In my earlier haste I read your table as Germany/UK rather than UK/Germany.TheMarcksPlan wrote:Even on your figures, however, we still have a smaller British economy at least matching the larger Germans in most air/land categories
Yep. Didn't scroll down to the IG's, mountain guns, etc. Was going to point out my error but you beat me to it.KDF33 wrote:Odd. It shows:
Having gone back to the British digest I have to say you're right on these aspects of British production. Maybe Harrison was quoting Imperial production stats?KDF33 wrote:Machine guns: 39,340 / 79,212
[you answered after I drafted this part but leaving it to suggest Harrison's Imperial alibi]
This was surprising to me. I would have thought the Germans out-paced British ammo production always and by miles. German average shell weight was higher but still... One of these countries is fighting the world's largest army, one is barely fighting on land. Again it shows the fatuous strategic underpinning of Barbarossa. I've highlighted elsewhere the 1941 German (army) ammo production decline but this really puts a button on it.KDF33 wrote:Artillery, 75mm +: 13,661,000 / 9,400,000 rounds
Heavy AA, 75mm +: 4,413,000 / 15,400,000 rounds
As an aside re German ammo production decline in 1941, it's not clear that Hitler was aware of the Army's accession to massive cuts in its output during Barbarossa. He probably believed they would only happen after Barbarossa. Discussion in GSWW v.5/1 (or v.4), will try to track down a cite.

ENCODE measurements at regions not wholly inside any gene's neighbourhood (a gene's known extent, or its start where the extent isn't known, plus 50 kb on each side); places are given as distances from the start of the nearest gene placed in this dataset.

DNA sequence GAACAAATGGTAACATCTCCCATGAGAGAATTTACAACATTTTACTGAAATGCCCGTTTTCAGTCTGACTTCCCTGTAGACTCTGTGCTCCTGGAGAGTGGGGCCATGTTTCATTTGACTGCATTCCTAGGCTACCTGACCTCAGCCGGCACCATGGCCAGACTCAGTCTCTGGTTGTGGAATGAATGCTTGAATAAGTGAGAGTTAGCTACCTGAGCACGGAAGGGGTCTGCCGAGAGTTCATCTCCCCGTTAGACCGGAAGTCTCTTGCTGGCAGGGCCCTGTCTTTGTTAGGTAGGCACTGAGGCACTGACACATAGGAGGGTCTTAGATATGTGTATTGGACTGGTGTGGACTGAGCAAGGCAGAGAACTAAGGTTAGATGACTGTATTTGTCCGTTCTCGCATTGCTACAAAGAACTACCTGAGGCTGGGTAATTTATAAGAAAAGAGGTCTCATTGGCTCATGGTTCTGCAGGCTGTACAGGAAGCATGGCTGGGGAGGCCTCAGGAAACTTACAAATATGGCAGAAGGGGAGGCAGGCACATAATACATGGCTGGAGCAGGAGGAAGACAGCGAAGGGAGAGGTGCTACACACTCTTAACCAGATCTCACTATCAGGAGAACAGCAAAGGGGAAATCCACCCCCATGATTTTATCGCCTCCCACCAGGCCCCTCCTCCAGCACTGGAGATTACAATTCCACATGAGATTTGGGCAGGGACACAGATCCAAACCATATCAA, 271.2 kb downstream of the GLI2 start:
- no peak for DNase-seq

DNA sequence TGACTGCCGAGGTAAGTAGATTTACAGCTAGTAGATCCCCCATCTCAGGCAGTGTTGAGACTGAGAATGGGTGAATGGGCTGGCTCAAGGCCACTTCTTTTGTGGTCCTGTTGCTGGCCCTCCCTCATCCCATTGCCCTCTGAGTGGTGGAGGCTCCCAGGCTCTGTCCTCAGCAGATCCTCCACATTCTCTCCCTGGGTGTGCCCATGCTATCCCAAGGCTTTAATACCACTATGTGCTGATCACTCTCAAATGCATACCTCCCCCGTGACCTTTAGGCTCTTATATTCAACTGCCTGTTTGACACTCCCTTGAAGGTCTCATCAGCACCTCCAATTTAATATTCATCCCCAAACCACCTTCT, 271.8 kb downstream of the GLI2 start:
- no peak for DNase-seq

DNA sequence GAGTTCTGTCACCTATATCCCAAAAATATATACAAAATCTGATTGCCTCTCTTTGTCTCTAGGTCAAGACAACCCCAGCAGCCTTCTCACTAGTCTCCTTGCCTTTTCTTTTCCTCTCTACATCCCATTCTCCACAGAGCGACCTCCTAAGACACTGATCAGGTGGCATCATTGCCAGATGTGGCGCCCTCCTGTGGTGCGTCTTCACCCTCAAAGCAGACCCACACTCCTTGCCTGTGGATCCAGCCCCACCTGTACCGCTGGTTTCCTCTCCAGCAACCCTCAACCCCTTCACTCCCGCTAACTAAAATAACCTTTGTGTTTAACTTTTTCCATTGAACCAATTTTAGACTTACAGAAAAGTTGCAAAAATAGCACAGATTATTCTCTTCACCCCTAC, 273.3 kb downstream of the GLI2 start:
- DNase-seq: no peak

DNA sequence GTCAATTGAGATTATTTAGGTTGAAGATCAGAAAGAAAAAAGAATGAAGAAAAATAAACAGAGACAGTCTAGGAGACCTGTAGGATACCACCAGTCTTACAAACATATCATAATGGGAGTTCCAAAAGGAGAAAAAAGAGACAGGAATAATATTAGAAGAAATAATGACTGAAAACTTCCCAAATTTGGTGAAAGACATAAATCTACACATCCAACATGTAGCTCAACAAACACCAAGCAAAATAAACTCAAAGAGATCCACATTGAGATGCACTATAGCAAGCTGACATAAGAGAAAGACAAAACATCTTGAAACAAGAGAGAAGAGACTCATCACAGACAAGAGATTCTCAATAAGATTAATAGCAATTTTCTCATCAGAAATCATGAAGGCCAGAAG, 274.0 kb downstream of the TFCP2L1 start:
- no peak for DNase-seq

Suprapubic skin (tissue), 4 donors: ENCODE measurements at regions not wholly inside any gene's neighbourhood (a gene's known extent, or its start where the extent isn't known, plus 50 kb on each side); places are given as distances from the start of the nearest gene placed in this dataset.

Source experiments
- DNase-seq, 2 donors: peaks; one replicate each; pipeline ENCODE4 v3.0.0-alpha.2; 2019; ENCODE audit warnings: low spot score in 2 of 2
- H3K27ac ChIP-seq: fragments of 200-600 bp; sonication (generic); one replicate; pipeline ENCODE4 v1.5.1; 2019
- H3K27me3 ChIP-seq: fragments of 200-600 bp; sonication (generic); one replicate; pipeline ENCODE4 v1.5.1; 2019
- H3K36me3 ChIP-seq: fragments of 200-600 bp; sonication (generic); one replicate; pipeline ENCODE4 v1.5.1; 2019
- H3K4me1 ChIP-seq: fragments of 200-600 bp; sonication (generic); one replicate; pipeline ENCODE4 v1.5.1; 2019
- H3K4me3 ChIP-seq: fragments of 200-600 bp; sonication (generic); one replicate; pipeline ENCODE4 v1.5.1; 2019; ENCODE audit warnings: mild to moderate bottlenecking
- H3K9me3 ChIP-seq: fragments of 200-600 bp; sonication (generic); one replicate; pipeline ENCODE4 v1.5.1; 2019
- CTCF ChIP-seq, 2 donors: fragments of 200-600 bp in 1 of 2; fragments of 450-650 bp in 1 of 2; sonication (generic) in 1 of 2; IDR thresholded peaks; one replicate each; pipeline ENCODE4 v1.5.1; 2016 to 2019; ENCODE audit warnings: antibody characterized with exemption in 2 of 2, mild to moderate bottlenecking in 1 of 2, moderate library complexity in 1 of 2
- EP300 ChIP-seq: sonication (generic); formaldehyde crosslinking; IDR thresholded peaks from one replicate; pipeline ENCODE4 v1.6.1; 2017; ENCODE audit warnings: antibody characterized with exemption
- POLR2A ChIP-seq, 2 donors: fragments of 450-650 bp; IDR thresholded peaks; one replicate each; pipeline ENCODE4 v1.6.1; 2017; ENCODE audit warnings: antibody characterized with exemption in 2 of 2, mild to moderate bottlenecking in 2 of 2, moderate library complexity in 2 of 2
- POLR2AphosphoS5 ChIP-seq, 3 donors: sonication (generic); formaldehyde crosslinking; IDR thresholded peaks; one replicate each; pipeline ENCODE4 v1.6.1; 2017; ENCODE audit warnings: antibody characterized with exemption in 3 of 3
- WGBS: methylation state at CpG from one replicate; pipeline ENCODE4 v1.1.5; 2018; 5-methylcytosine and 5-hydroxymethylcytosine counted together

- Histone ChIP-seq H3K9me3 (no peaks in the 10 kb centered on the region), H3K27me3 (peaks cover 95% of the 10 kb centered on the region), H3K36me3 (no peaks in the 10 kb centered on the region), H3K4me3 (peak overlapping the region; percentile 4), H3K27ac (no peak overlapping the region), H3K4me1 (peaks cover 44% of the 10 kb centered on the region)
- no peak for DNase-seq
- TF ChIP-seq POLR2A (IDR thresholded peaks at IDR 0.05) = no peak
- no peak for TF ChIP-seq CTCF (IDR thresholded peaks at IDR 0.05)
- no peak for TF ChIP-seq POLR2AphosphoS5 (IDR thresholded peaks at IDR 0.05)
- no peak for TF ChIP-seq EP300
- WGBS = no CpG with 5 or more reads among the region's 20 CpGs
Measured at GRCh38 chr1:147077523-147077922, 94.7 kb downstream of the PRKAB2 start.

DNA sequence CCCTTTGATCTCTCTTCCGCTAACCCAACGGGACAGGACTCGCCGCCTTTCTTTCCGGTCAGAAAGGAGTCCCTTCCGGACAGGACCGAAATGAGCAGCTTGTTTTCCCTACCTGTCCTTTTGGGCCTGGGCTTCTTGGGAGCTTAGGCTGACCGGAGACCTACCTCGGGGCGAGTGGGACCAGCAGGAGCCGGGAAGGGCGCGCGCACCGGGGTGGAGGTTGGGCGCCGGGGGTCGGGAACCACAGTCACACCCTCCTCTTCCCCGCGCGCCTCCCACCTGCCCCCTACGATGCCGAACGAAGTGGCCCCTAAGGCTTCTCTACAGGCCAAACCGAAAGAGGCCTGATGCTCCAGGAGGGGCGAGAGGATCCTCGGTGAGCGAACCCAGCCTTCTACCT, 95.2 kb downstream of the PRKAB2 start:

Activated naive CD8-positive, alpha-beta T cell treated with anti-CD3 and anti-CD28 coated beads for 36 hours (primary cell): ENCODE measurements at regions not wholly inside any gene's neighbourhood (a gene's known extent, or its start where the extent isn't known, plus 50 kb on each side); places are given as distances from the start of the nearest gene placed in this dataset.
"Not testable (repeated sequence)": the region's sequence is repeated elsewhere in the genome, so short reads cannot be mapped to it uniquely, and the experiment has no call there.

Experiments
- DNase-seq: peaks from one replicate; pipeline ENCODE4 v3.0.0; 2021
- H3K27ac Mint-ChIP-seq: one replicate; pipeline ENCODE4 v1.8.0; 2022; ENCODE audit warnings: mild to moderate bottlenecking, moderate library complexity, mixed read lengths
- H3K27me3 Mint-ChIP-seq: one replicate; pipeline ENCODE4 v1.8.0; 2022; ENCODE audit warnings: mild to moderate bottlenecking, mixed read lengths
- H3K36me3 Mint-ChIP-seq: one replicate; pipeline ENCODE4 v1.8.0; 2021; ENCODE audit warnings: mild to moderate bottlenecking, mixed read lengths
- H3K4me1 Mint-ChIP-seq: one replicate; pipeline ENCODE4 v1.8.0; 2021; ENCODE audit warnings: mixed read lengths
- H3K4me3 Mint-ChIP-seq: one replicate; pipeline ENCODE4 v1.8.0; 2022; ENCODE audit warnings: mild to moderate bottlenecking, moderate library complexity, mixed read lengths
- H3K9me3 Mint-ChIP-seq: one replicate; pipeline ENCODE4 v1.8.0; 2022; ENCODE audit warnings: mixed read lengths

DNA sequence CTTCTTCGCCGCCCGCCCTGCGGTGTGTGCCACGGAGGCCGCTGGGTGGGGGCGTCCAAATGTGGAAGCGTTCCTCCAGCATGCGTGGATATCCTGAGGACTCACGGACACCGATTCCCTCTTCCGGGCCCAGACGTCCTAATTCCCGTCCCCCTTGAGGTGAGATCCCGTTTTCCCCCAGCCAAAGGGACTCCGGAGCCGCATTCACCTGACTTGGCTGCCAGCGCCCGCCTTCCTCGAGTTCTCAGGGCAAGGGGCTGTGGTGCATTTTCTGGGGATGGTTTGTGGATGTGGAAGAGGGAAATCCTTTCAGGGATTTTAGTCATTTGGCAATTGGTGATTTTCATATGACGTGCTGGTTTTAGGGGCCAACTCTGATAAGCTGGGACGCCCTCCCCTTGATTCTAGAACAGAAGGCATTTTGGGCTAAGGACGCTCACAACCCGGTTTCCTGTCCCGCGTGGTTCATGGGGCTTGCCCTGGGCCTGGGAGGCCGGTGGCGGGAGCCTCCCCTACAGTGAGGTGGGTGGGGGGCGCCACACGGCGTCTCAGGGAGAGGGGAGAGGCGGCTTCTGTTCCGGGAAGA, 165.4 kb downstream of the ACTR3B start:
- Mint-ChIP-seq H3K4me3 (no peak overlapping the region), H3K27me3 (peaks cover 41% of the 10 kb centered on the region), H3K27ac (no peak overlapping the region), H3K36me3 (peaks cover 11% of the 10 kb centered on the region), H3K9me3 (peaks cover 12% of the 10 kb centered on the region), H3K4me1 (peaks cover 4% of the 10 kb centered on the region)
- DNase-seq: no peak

True - FW190 was spooling up; Me-109F was functionally a new plane (wing, engine, empennage all new; it was as much different from Me-109E as is 2018's A330NEO from 1975's A300).KDF33 wrote:Note that Germany completely retooled its fighter production in 1941. If you control for that, output is effectively tied.
Nonetheless, German fighter production was a fairly small part of the LW story in 1941, as your point about AC weight recognizes. German bomber production had just matured - especially Ju-88 - while the British were spooling up their production of heavies.
Aargh! I once lost ~15 billable hours of work to a similar mistake. Still have PTSD over that one. I copy and paste into a Word document before sending anything for business or pleasure.KDF33 wrote:I wrote a long, detailed and sourced answer that was disgustingly erased because I timed out and forgot to save before pressing preview.